Arab situation not suitable for Syria's return to Arab League, says chief Aboul-Gheit

Menna Alaa El-Din , Wednesday 8 Mar 2017

The return of Syria to the Arab League has been advocated by Iraq, following the former's suspension from the League in 2011

 Arab League
A general view shows a meeting of foreign ministers at the headquarters of the Arab League in the Egyptian capital Cairo, on March 7, 2017 AFP

The current Arab situation is not ready for Syria's return to the Arab League, Secretary General Ahmed Aboul-Gheit said in a press conference following the 147th annual Arab League meeting in Cairo Tuesday.

Aboul-Gheit said in a joint press conference with Algeria's foreign minister said that the issue was off the table and wasn't even a matter for discussion on a bilateral basis.

The Arab League meeting saw the absence of several foreign ministers, including those of Saudi Arabia, Kuwait, and others.

It's unclear what triggered these absences from the Cairo meeting. 

"International and regional powers were the ones dealing with Syria's status and there has been a wish that was being expressed that an Arab contribution is included in this matter, but this is only accomplished through an Arab-Arab harmonisation on the situation there," Aboul-Gheit said, pointing that the issue might be discussed in the upcoming Arab Summit.

The suggestion of Syria returning to the League was first brought up by Iraqi Foreign Minister Ibrahim Al-Gaafari, who said that a Syrian comeback was an "extremely important issue."

"Arab alienation to Syria should end," he said, saying such estrangement impacts most those of the Syrian nation who need help from the Arab League.

He called for a review of an earlier order by the Arab League to ban Syria from participating in the activities of the League.

Syria had its membership in the League frozen in November 2011, with the Syrian government crackdown on opposition protests during the Arab Spring cited as the reason.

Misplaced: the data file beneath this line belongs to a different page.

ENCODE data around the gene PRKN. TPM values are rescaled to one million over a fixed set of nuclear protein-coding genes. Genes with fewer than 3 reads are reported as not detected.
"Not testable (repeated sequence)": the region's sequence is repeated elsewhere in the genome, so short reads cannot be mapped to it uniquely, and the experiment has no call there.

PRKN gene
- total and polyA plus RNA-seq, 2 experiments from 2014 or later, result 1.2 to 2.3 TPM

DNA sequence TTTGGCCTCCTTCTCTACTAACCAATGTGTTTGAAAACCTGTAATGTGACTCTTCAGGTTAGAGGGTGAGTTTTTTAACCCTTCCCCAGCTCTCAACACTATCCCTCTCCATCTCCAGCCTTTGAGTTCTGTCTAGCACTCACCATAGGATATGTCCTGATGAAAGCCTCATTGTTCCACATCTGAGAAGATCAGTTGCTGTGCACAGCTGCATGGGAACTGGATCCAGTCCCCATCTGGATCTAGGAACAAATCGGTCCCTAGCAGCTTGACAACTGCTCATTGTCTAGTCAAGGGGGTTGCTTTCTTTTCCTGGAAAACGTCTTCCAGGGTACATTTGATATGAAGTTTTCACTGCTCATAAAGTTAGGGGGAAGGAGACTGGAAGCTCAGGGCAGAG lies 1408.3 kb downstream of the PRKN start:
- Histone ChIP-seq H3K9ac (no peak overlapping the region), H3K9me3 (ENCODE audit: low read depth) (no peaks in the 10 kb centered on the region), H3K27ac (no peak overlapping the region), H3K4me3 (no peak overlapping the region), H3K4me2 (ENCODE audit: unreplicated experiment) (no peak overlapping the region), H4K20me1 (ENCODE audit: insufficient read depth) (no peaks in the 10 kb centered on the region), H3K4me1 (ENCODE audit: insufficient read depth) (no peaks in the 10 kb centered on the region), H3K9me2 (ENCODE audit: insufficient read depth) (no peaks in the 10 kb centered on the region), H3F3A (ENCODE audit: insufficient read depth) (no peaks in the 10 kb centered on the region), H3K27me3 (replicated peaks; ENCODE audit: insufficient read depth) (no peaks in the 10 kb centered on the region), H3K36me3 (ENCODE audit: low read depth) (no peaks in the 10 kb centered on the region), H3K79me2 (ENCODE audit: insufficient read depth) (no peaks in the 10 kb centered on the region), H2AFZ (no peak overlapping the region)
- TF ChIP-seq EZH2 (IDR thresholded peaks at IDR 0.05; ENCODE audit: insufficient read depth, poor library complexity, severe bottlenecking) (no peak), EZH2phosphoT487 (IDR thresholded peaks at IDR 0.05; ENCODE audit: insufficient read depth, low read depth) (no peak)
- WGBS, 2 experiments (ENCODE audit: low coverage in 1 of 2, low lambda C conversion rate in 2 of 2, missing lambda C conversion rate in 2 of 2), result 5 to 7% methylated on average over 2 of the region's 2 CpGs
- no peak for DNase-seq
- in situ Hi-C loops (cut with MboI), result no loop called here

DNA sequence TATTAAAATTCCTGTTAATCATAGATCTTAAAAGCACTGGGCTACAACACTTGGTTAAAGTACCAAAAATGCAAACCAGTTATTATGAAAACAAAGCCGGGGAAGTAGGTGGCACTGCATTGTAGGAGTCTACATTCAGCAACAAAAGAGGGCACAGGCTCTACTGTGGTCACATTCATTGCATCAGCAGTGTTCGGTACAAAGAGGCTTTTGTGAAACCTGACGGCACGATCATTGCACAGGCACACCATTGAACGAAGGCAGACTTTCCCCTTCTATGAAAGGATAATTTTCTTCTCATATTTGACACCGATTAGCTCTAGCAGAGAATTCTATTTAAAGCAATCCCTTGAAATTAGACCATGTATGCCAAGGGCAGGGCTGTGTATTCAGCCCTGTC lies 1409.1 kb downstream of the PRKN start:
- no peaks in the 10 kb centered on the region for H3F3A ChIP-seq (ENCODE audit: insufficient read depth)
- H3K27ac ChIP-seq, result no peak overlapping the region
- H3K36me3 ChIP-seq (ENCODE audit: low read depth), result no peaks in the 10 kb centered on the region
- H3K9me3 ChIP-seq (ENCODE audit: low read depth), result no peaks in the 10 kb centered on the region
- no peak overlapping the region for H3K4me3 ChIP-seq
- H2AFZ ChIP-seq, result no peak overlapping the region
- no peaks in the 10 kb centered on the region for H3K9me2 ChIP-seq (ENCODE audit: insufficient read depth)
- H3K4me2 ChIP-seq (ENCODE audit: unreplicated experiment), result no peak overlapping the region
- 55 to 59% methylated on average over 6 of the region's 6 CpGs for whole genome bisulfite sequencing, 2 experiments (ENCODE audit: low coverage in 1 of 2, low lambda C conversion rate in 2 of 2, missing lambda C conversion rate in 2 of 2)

Libya: New meeting

On Libya, Aboul-Gheit said that a quadrilateral meeting aiming to push peace efforts in Libya with a first time participation by the European Union, the Arab League, African Union and the United Nations might be held before the end of March.

Foreign ministers issued a statement wherein they reiterated their commitment to the respect of the unity, sovereignty and safeguarding of Libyan lands.

They also underlined their objection to foreign intervention, except upon the request of the Presidential Council of the Libyan National Accord Government.

Cairo has repeatedly announced its commitment to support a political solution in Libya, calling on the Libyan parliament and Presidential Council to refuse any foreign intervention and commit to reaching a political solution.

Last month, a trilateral meeting of the foreign ministers of Egypt, Tunisia and Algeria was held in Tunis to discuss the situation in Libya, with the representatives of the three countries releasing a statement of support for a Tunisian declaration on comprehensive political reconciliation in Libya.

The declaration included six points that reiterated the rejection of foreign military or political intervention in Libyan domestic affairs.

The Algerian minister for Maghreb, African and Arab League affairs, Abdelkader Messahel, said that his country doesn't interfere in the domestic affairs of other countries, particularly Libya

"There is no single Algerian solider fighting in Libya," he said, accentuating his support for Libyan stability and a return of vital apparatuses, a vacuum of such aids terrorism and terrorists.

Palestine still a main issue

On Palestine, Aboul-Gheit called on everyone to not preempt events in dealing with the stances of the new US administration lead by President Donald Trump, affirming the League's commitment to the two-state solution.

Trump has been a firm supporter of recognising Jerusalem as Israel's capital and refraining from pressuring it into making deals with the Palestinians.

Speaking Wednesday, Palestinian Foreign Minister Riyad El-Malki said the Arab League underlined its commitment to the Arab Peace Initiative issued in 2002, stating there was no intention of adjusting the initiative.

El-Malki added that Arab foreign ministers affirmed an adamant and powerful position on the importance of resolving the Palestinian crisis via an independent state on the borders of 1967 with East Jerusalem as its capital

He added that Palestinian leaders were currently working with all Arab states on final preparations for the upcoming Arab League Summit in Jordan, expressing his hope that the summit would witness a bolstering of the Palestinian role.

He noted that ministers underlined the dangers posed by Israeli settlements, along with several controversial bills passed recently by the Israeli Knesset.

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